Economic mobility and opportunity

The U.S. Economic Mobility and Opportunity program seeks to ensure that there are more public, private, philanthropic, and academic actors working together over the next decade to dramatically increase economic mobility and opportunity.

Climbing the economic ladder

Mobility from poverty is decreasing in the United States. Ninety percent of children born in 1940 earned more than their parents did. For children born in the 1980s, though, that figure has dropped to just 50%. Our goal is to ensure that more people everywhere are working on increasing mobility from poverty and to provide them with the information and tools they need to succeed.

Since the launch of the U.S. Economic Mobility and Opportunity program in 2018, we have committed more than $150 million to it. These funds increase access to better information and tools—what we call “public goods”—that are needed for tackling barriers to opportunity and developing mobility strategies at the community, state, and national levels. We are committed to partnership, innovation, research, and programmatic investments that will help more Americans climb the economic ladder and lead fulfilling, dignified lives.

Mobility isn’t just about economic circumstances—it’s about all people being able to decide the direction of their own lives, live with dignity, and have a valued place within their community.

We aim to increase mobility in the United States in two ways: First, by supporting the availability, awareness, adoption, and efficacy of public goods that give decision-makers, community leaders, and other stakeholders the information, tools, and insights they need to drive action locally and nationally. Second, by using partnership and financial levers to help funders and decision-makers who are committed to increasing social and economic mobility achieve greater impact.

We believe data, evidence, and collaboration can play a catalytic role in connecting people to lead true transformation of systems and society. For example, we’ve funded research that documents variations in economic mobility by neighborhood. This has produced some powerful findings—among them, the discovery that even when children grow up in the same neighborhoods with parents earning very similar incomes, Black boys still fare worse in later life than white boys from the same background. This is true in almost every single neighborhood in the United States. This work is already leading to practical new interventions in communities across the country, such as helping families that are moving to choose higher mobility areas that are not dramatically more expensive.

Latest news & insights

Economic mobility and opportunity grantees

Economic Mobility Pathways (EMPath)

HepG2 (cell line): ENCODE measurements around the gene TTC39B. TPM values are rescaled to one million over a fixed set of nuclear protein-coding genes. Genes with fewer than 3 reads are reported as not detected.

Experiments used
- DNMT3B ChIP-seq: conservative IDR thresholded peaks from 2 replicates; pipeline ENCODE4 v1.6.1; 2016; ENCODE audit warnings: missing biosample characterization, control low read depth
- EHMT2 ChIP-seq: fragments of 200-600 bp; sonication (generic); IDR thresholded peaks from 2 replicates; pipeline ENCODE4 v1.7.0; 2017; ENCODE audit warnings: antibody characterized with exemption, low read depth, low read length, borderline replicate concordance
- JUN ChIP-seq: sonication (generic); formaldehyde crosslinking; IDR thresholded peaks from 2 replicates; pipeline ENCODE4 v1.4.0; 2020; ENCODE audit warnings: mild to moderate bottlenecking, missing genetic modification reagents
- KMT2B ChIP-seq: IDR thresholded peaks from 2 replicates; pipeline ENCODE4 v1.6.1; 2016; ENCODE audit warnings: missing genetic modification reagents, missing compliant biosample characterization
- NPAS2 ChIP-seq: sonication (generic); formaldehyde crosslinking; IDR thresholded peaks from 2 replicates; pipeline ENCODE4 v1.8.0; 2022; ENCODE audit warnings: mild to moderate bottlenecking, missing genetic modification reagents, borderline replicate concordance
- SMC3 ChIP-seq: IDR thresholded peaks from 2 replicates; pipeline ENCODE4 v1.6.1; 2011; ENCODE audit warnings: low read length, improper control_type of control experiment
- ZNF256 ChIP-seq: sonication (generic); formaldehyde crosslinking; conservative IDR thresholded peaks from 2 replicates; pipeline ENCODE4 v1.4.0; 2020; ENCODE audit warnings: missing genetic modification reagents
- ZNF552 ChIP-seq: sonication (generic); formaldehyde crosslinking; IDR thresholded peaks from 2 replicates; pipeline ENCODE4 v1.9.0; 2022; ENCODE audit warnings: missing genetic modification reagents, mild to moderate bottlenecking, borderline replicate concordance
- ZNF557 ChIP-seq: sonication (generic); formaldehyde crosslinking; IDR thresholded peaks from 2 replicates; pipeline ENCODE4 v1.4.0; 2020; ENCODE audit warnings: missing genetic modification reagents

The Opportunity Atlas
The Eviction Lab
Urban Institute's Mobility Metrics
Women's Funding Network
National Association of Counties (NACo) Economic Mobility Leadership Network (EMLN)

Economic mobility and opportunity focus areas

We have identified several areas where we believe we can help expand and extend the efforts already underway by many organizations and governments at all levels.
Closing data gaps
Better data on the fundamental factors contributing to poverty in America is needed to diagnose specific barriers to mobility and develop interventions that work. For example, we fund work to measure eviction rates for communities across the country and research on how economic mobility varies by neighborhood. This work is already leading to practical interventions on the ground. 
Empowering local actors
Many communities around the country are trying hard to respond to the daily realities of poverty. But local leaders are often disconnected from state-of-the-art knowledge and from funding. We believe we can help address that isolation. Our strategy aims at systematically engaging local leaders to find out what works and what gets in their way and connecting local leaders with experts to help them navigate their challenges.
Improving coordination and leverage
Because poverty is linked to a range of factors, such as health, housing, race, gender, family, and jobs, we need much better coordination among sectors. We help create opportunities to connect funders to communities and those in poverty so there is an ongoing exchange of information about what is needed, what is working, and what is not.
Bolstering work and opportunity
Work and opportunity are intrinsically linked. Our grantmaking focuses on understanding what career pathways and interventions lead to upward mobility; defining what attributes make a job a “good” job; encouraging employers to make the long-term investment in recruiting, training, and retaining economically insecure workers; helping workers access benefits and services that make stability possible and ultimately lead to economic mobility and security; and investing in viable job-training models that reach non-college- educated workers.
Increasing public understanding
Much of the language that describes poverty and those experiencing it—and therefore what people who influence policies and programs believe about poverty—is informed by misperceptions about why people are poor and how they become prosperous. This often leads to solutions that are misaligned and limit progress. We are funding comprehensive research to identify the most accurate and salient messages about poverty and mobility, as well as strategies for helping leaders and other people start using this more constructive narrative to effect change.

U.S. Program resource center

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Discover our P-16 framework

Our P-16 Framework explores how, when, and why students gain and lose momentum across their educational journey—from pre-kindergarten through college and beyond.